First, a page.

Anticonventional thinking forces out of our normal pathways of creative problem solving to consider a wider range of potential solutions. Jeffrey Baumgartner explains how it works via a simple example.
You are probably familiar with the classic creative thinking exercises of listing as many uses as you possibly can of a brick, a box or a similar commonplace object. It is good for practicing creative thinking and is often used in tests to measure creativity, with quantity and diversity of uses indicating the level of creativity. This exercise, of course, is modeled on brainstorming: having a problem and trying to devise as many solutions as you possibly can.
The anticonventional exercise
Here is an alternative approach to the exercise which pushes you to use anticonventional thinking (ACT). Imagine an empty shoe box and lid. Rather than try and come up with lots of uses for the box, make a list of open-ended questions (in other words, questions which require more than a yes-no answer) about the box. Non-open-ended questions are acceptable only if they are the precursor to an open-ended question, for example, “Is the shoe box happy?” followed by “Why or why not?” Aim for about 25 questions.
Do not be boring with your questions. You want to understand this shoe box, you want to know its deepest emotions. You want to know what drives it, what kind of history it has and its intimate secrets. As you do this, think about the possible answers. These will inspire new questions. For instance, if you are in America and the shoe box was made in Vietnam, you might ask how it feels about being in America and how it copes with the language difference.
Finally, I want you to come up with five really outrageous and crazy things you could do with the box you now know so well. No boring ideas. Please do not even think about them. If something boring, like “put shoes in it” comes to mind, reject the idea immediately.
Unless an idea is crazy, it is not worth consideration. Only crazy ideas are welcome. Moreover, you must limit yourself to five ideas. So, if an idea is not really outrageous, think about how you can make it more outrageous. Otherwise reject it and move on. We have not time for ordinary, conventional ideas here!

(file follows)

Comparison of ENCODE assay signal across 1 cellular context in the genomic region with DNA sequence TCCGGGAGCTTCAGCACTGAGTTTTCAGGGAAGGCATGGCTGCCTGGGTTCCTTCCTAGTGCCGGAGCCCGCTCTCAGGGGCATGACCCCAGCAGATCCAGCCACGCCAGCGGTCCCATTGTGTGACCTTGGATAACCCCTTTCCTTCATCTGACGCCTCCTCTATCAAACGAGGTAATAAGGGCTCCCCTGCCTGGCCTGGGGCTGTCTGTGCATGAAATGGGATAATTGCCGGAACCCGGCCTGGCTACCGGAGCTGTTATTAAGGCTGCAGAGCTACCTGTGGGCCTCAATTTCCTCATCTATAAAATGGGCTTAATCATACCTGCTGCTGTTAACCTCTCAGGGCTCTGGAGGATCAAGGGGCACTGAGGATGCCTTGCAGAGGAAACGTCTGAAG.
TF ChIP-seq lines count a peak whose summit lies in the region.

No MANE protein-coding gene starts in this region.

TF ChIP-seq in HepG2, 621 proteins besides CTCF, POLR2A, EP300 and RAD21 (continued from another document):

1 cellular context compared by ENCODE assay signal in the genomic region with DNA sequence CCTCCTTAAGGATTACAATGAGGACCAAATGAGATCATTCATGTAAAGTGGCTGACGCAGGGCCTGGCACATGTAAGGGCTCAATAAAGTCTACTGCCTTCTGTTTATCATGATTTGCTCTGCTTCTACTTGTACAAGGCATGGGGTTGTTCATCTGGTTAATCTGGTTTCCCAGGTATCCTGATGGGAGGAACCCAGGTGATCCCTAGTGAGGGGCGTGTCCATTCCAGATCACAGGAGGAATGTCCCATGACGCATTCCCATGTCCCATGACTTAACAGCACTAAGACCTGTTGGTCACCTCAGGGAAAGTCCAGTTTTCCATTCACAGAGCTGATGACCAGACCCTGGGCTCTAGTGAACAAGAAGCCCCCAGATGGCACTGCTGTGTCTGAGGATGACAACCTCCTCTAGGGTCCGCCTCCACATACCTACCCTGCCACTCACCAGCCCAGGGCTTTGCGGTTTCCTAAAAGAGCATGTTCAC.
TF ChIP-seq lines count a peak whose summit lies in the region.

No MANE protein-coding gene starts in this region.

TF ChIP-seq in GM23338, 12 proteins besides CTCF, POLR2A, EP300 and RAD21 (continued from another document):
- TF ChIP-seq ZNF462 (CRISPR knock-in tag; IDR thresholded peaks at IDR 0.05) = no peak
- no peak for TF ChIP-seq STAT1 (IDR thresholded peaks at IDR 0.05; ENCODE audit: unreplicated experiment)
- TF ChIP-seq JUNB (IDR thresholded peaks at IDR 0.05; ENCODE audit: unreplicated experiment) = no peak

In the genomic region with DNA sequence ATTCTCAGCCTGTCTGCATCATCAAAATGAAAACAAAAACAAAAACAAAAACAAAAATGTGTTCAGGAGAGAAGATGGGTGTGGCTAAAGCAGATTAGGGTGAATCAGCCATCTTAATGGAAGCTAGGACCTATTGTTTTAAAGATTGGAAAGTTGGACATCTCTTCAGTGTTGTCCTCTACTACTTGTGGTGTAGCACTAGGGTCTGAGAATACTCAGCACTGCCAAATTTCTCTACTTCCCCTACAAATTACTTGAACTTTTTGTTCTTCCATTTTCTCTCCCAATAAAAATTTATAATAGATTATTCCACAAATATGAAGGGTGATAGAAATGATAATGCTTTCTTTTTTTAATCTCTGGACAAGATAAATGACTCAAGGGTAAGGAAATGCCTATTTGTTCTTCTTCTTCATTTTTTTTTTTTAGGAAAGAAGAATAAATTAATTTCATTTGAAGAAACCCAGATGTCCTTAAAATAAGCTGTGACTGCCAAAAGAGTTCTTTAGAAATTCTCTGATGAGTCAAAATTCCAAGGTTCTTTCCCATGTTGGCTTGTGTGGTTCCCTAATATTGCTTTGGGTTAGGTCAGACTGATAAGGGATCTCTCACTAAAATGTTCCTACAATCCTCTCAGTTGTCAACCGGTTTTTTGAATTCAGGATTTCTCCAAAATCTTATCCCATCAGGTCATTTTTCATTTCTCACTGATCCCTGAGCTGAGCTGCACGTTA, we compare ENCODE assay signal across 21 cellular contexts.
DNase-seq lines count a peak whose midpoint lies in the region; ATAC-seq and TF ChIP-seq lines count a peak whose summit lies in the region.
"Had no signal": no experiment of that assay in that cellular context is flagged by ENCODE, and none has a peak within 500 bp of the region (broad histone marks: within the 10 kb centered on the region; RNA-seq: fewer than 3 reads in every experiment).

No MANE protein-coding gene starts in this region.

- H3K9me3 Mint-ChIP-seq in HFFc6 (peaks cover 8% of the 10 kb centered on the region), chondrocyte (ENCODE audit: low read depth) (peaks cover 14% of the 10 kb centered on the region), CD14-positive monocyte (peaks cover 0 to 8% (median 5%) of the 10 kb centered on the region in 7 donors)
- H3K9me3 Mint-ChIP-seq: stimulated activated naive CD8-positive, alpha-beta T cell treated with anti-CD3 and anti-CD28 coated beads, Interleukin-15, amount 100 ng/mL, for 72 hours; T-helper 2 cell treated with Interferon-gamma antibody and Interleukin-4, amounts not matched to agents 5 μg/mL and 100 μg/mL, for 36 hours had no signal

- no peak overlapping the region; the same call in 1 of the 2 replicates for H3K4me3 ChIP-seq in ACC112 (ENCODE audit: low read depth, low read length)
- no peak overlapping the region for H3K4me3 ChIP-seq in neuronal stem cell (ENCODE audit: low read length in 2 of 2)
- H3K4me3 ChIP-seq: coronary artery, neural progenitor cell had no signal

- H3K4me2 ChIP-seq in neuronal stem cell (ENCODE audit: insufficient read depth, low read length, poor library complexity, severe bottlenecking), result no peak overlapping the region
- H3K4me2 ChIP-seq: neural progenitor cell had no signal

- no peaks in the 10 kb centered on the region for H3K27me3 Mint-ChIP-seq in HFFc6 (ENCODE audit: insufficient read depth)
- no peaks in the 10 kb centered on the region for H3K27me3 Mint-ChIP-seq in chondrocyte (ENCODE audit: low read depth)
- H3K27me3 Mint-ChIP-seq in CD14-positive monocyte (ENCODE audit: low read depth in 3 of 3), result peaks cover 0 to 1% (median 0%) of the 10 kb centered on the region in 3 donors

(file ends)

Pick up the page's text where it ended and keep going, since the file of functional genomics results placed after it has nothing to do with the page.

As you do this, think about what you have learned about the box while asking questions. Think about what the box might like to be doing. Move the box around in your mind. In your mind’s eye, take it to different places you know and think about the box in those places.
By now, you should have five very creative ideas. Not more, not less. How creative are your ideas? What do you think of your ideas? What about the approach?
Why it was anticonventional thinking
This exercise had a couple of fundamental differences to the usual exercise — and this reflects the ACT approach. Firstly, you focused your mental energy not on ideas, but rather on asking questions and understanding the core issue — the box — in depth. If you are an artist, writer or exceptionally creative person, you probably realise that you already do something like this when looking for ideas. But most people do not think about the problem — they focus their creative energy on the ideas. Ironically, that’s why their ideas tend to be less creative! Creativity is not so much about the ideas as about how you perceive the issue at hand.
Secondly, rather than ask for as many ideas as possible, I allowed you only five ideas. Moreover, I made it very clear that I did not want conventional, boring ideas. Why is this?
Most people’s minds, when tasked with solving problems, busily reject or censor ideas which are too outrageous. The traditional instruction of writing down as many ideas as possible does not change the way the mind works in this respect. It will still reject outrageous ideas. So, the assumption behind ACT is that we can trick the mind to do the opposite of what it usually does by giving it instructions to reject conventional ideas in favour of unconventional ideas. In other words, we trick the mind into thinking anticonventionally.
Application in daily life
If you want to try and apply ACT to simple problems, challenges and goals, follow the example above. When faced with a challenge, ask lots and lots of questions in order to understand it better. Visualise it. Visually move it around in your head. Then look for a single creative solution, rejecting any conventional ideas that come to mind as you do so. Once you have a creative solution, test it in your mind. Think about how you would apply it. If you continue to like it, build upon it. Make it more outrageous.
Once you have done that, ask yourself: what steps must you take to make the idea happen. If you cannot make it happen, reject it and start again.
By Jeffrey Baumgartner
About the author
Jeffrey Baumgartner is the author of the book, The Way of the Innovation Master; the author/editor of Report 103, a popular newsletter on creativity and innovation in business. He is currently developing and running workshops around the world on Anticonventional Thinking, a new approach to achieving goals through creativity.